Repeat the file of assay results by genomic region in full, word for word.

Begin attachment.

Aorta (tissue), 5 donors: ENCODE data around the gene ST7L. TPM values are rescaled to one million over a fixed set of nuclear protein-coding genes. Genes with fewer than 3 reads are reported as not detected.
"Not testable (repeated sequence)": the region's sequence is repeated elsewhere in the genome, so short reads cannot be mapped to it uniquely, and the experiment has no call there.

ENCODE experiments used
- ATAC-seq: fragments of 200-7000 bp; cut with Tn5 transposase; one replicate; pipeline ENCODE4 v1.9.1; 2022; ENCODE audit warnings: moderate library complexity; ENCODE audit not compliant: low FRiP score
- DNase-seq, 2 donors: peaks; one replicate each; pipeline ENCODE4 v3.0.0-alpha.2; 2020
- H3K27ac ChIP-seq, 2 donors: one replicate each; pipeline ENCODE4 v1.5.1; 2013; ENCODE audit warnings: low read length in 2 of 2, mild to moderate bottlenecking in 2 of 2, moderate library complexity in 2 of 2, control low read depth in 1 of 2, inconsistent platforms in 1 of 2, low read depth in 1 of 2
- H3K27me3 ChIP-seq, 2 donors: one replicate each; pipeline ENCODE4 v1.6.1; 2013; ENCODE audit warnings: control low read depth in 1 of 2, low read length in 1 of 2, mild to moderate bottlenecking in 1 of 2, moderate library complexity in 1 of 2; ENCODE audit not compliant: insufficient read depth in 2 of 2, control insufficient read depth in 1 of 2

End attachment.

Aorta (tissue), 5 donors: ENCODE data around the gene ST7L. TPM values are rescaled to one million over a fixed set of nuclear protein-coding genes. Genes with fewer than 3 reads are reported as not detected.
"Not testable (repeated sequence)": the region's sequence is repeated elsewhere in the genome, so short reads cannot be mapped to it uniquely, and the experiment has no call there.

ENCODE experiments used
- ATAC-seq: fragments of 200-7000 bp; cut with Tn5 transposase; one replicate; pipeline ENCODE4 v1.9.1; 2022; ENCODE audit warnings: moderate library complexity; ENCODE audit not compliant: low FRiP score
- DNase-seq, 2 donors: peaks; one replicate each; pipeline ENCODE4 v3.0.0-alpha.2; 2020
- H3K27ac ChIP-seq, 2 donors: one replicate each; pipeline ENCODE4 v1.5.1; 2013; ENCODE audit warnings: low read length in 2 of 2, mild to moderate bottlenecking in 2 of 2, moderate library complexity in 2 of 2, control low read depth in 1 of 2, inconsistent platforms in 1 of 2, low read depth in 1 of 2
- H3K27me3 ChIP-seq, 2 donors: one replicate each; pipeline ENCODE4 v1.6.1; 2013; ENCODE audit warnings: control low read depth in 1 of 2, low read length in 1 of 2, mild to moderate bottlenecking in 1 of 2, moderate library complexity in 1 of 2; ENCODE audit not compliant: insufficient read depth in 2 of 2, control insufficient read depth in 1 of 2